The logic behind the Obama campaign’s emphasis on Mitt Romney’s private equity background makes plenty of sense. Romney is pitching himself as a job-creator extraordinaire, and there’s probably a tendency among voters to associate business success with economic competence. So surely there’s something to be gained in reminding Americans – over and over – that what Romney was actually doing at Bain Capital was making wealthy investors even richer, not building the economy and helping the middle class.
But, as Jamelle Bouie argued yesterday, even if this strategy does lead voters to dislike Romney and conclude that he’s a heartless capitalist, that hardly guarantees that they’ll follow through and vote against him because of it. There may be some evidence of this in a new ABC News/Washington Post poll, which finds Romney and Obama running dead even (47 percent each) on the question of who would do a better job handling the economy. But on the question of which candidate better understands people’s economic problems, Obama enjoys a healthy 8-point edge.
This is only one bit of data in one poll, and there are several possible explanations for it. But it seems plausible that Romney’s lower score on understanding people’s struggles at least partly reflects his well-established image as an out-of-touch, top-1 percent guy. And yet, because their overall economic anxiety is so high (83 percent say the economy is in “not so good” or “poor” shape), a potentially critical number of voters who don’t think he understands their problems still see him as the better choice to manage the economy.
Similarly, a new PPP poll conducted for the SEIU finds that 57 percent of voters believe that Romney was mainly interested in making profits at Bain, while just 12 percent say he was motivated to create jobs. This is exactly the kind of split that Democrats are aiming for with their attacks, which only bolsters the question Bouie raised about whether it ultimately will turn voters away from Romney.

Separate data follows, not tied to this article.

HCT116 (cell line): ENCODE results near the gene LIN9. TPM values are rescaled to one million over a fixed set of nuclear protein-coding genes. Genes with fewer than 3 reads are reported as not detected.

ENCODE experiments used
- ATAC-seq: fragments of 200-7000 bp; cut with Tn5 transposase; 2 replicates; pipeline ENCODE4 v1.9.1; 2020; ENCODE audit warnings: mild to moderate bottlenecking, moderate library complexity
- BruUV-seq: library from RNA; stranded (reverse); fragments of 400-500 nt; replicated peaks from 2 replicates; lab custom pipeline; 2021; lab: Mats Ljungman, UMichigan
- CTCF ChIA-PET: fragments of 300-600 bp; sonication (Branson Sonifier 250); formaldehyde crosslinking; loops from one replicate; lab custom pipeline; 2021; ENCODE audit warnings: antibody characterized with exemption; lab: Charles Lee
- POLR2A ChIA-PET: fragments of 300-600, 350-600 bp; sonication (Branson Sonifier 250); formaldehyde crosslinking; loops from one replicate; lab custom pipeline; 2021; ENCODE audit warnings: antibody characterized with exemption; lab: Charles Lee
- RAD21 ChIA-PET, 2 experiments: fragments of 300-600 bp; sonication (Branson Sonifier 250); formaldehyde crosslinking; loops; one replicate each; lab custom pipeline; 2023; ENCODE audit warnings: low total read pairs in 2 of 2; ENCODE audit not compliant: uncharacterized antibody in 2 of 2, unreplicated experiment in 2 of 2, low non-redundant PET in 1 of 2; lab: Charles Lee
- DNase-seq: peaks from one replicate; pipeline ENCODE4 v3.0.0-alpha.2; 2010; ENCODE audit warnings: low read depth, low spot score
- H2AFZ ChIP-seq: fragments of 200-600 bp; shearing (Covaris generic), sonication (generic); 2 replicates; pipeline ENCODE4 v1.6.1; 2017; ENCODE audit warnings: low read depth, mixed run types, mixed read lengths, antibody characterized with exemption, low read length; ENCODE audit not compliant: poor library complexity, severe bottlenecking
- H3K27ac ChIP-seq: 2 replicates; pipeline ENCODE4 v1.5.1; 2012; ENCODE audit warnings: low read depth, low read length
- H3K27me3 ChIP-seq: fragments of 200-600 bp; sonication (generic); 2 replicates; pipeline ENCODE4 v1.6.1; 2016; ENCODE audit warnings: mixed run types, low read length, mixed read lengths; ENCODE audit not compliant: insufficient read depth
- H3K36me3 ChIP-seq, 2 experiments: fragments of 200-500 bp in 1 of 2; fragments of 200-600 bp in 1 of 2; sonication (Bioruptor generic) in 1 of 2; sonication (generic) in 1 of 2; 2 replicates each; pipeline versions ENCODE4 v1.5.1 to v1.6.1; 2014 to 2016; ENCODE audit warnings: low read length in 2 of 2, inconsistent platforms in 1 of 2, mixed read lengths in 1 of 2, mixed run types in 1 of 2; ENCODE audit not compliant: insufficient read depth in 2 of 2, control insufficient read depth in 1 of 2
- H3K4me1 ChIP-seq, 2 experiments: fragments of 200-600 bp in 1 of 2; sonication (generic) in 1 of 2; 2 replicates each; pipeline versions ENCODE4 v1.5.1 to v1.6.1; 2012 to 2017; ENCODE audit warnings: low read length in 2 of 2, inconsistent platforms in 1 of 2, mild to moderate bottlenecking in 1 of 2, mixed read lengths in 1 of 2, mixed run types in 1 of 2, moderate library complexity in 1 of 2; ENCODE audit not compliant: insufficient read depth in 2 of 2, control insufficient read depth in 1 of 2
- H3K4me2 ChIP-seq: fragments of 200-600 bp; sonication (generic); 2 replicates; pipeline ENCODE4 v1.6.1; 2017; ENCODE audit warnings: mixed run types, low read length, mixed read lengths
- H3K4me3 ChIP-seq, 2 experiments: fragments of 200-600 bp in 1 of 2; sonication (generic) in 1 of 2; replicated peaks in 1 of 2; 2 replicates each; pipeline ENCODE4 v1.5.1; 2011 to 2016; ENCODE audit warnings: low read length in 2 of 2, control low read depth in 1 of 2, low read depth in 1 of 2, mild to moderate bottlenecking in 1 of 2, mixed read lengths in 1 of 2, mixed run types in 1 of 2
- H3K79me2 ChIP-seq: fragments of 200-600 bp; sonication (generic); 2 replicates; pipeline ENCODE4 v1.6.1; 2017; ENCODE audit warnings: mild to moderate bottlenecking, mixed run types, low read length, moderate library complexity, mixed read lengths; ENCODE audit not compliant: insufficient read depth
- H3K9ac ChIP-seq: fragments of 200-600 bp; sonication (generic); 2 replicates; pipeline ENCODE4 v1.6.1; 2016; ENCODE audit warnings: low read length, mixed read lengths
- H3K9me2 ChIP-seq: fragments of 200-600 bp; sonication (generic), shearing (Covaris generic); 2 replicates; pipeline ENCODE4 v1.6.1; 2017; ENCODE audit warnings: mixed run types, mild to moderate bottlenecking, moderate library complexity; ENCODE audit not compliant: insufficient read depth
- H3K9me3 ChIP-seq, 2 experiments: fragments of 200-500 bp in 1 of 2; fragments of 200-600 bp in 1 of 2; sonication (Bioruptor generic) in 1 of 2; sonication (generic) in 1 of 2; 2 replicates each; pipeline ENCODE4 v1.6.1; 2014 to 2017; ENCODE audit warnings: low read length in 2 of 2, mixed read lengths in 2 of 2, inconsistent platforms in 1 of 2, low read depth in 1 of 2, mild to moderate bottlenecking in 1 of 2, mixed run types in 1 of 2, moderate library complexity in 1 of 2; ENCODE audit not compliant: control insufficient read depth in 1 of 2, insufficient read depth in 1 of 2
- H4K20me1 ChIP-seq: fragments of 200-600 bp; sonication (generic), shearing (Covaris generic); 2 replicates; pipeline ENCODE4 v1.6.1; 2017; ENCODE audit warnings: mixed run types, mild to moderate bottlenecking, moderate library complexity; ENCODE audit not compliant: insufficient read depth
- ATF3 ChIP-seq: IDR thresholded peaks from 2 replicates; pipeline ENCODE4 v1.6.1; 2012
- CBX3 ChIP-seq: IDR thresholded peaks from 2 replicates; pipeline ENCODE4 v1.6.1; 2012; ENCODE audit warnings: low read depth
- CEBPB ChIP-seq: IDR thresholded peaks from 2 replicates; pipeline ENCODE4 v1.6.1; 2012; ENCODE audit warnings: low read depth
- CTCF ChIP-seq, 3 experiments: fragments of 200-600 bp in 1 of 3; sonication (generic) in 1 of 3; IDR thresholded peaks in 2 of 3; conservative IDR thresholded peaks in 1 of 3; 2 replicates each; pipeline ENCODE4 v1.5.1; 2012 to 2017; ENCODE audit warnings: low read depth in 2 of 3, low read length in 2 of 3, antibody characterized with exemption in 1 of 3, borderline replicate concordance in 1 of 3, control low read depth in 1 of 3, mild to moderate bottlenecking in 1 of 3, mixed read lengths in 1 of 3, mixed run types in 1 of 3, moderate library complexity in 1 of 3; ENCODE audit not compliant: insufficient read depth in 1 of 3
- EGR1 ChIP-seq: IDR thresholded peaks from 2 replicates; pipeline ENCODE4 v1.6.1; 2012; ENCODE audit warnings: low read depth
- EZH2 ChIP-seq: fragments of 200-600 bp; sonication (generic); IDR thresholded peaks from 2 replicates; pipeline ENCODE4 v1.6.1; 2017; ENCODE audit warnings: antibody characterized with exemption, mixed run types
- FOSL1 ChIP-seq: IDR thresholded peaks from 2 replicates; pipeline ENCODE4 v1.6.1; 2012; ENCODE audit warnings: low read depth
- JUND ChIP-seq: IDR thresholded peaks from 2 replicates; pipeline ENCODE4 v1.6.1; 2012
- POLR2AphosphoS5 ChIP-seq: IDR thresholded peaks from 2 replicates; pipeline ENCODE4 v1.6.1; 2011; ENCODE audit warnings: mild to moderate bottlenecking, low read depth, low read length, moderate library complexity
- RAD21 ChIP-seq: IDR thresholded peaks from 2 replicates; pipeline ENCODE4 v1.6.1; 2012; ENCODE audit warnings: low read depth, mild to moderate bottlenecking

It’s only May, of course, and it may be that weeks and months of repetition in speeches, ads and debates ends up having a decisive effect on swing voters. So there’s no reason for Democrats to stop invoking Bain; it very well might end up working. But it would also be reasonable to develop some other counter-punches for the Romney message, which boils down to: If you don’t like where the economy is, don’t ask questions – just vote the guy in charge out.
In the new ABC/WaPo poll, one possibility jumps right out: George W. Bush. By a margin of 49 to 34 percent, voters still see him as more responsible for the current state of the economy than Obama. That 15-point spread is actually down, though, from back in January, when 54 percent of voters blamed Bush and only 29 blames Obama.
Maybe there’s nothing the Obama campaign can do about this evolution, and the longer he’s president – and the closer the November election gets – the more voters will ignore the former president and focus on the current one. But it may also be that the Obama campaign has been a little too quiet in reminding voters exactly what kind of economic catastrophe Obama inherited, whom he inherited it from, and how closely Romney’s economic program resembles what was in place just before the meltdown that started this all.